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WHAT is global minimum tax (GMT) and who will be affected?
GMT is a once-in-a-lifetime global tax reform, meant to end tax competition and profit shifting. It is aimed at ensuring that multinational companies (MNCs) pay the right amount of taxes, that is at 15%, regardless of where they operate.
While a MNC group can operate in low-tax, high-tax, zero-tax country or in a country that offers tax incentives, the universal GMT rules would kick in to ensure 15% tax is paid.
GMT applies to MNCs operating in at least two jurisdictions, with an annual consolidated group revenue of at least €750mil (RM3.5bil) in at least two of the four immediately preceding fiscal years.
Two categories of MNCs need to be fully aware of the impact of GMT – large Malaysian-based MNCs that have foreign operations and foreign-based MNCs that have operations in Malaysia.
While Malaysia is not a member of the Organisation for Economic Co-operation and Development (OECD), it is a member of the OECD’s Inclusive Framework. Hence, there is an expectation that it will support and implement GMT.
There is also no reason for Malaysia to avoid GMT implementation as the taxes that could have been collected here will be ceded to other jurisdictions.
On June 3, 2022, the Finance Ministry (MoF) released a pre-budget statement, which stated that Malaysia is currently reviewing the technical details of GMT.
Malaysia acknowledges the OECD’s original plan of implementing GMT in 2023. The OECD has a very ambitious timeline in GMT implementation.
The Income Inclusion Rule, being the main rule, is to be rolled out in 2023, while the backstop rule, the Undertaxed Payments Rule, is targeted to be implemented the following year.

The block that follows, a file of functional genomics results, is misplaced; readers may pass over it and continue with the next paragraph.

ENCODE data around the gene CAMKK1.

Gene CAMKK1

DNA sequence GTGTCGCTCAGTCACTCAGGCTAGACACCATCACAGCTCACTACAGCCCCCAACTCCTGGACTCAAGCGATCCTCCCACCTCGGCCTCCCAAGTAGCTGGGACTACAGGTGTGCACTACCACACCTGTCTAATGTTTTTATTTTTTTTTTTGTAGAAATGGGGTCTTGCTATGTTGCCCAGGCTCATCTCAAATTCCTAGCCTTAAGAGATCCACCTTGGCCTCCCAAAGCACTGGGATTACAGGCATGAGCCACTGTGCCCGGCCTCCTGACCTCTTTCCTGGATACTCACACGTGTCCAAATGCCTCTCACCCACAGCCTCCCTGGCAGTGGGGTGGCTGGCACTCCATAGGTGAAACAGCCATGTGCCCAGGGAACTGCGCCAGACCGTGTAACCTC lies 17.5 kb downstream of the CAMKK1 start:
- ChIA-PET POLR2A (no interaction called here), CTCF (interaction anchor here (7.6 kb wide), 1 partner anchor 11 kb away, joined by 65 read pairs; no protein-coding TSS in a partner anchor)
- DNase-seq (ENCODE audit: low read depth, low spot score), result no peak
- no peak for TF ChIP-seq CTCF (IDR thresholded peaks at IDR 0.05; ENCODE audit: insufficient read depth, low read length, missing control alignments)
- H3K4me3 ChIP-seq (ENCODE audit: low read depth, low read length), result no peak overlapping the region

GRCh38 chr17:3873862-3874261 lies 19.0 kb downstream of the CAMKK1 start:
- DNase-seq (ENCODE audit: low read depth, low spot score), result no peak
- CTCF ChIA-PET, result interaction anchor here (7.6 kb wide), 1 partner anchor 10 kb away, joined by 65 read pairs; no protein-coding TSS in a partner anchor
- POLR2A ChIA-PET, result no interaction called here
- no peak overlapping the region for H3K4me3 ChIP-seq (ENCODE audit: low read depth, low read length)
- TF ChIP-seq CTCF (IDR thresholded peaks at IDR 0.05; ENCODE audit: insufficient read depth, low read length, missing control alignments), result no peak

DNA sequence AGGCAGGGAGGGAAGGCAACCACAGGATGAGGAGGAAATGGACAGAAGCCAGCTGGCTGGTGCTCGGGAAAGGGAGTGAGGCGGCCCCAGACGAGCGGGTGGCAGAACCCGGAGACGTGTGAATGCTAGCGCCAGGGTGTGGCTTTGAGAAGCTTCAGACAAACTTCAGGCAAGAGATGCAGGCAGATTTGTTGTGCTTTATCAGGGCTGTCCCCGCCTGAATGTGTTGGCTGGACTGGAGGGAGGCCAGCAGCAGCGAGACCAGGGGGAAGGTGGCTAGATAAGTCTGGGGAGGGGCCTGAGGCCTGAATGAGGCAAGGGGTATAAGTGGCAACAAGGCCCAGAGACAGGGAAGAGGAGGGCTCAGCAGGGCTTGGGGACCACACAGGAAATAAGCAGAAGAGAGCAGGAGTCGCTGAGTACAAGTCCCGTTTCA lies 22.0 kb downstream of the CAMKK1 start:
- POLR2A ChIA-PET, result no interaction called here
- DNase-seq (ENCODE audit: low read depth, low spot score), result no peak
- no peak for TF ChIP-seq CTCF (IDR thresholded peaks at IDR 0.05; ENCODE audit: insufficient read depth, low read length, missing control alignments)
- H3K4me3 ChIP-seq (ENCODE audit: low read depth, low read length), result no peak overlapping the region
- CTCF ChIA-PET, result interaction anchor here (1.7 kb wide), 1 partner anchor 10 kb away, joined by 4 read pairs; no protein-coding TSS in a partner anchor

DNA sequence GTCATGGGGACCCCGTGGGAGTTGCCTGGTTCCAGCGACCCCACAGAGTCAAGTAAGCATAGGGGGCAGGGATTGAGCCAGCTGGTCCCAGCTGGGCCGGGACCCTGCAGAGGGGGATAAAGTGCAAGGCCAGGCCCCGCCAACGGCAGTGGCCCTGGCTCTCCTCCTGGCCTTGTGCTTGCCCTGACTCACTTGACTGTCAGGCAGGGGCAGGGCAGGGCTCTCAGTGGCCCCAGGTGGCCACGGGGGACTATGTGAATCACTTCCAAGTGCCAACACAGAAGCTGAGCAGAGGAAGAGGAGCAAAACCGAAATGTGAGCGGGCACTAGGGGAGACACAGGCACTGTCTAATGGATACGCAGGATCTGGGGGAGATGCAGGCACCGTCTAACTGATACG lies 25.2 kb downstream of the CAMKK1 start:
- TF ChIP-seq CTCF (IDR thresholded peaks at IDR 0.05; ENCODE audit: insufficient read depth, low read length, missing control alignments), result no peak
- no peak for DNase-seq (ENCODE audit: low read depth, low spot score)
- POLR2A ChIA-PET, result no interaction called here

All rules operate as “top-up” to a minimum tax of 15%. Malaysia will need to amend its domestic tax legislation to implement this. A point to note is that there is a plan for the European Union to defer this by one year. It remains to be seen how this will affect Malaysia’s roadmap on GMT.
Similar to Hong Kong and Singapore, the possibility of Malaysia introducing a qualified domestic minimum top-up tax (QDMTT), being part and parcel of the GMT, was also mentioned.
This is not unexpected as QDMTT serves as a mechanism which would enable Malaysia to absorb the potential top-up taxes payable that may otherwise be ceded to other countries.
In our view, the MoF’s statement is useful and timely as it sheds light on Malaysia’s direction on GMT.
This provides some level of certainty for the large Malaysian-based MNCs and foreign-based MNCs that have operations in our country.
From the pre-budget statement, the key question on whether Malaysia will ever implement GMT, including QDMTT, has now been answered to a certain degree. The two categories of MNCs mentioned earlier should start preparing for this.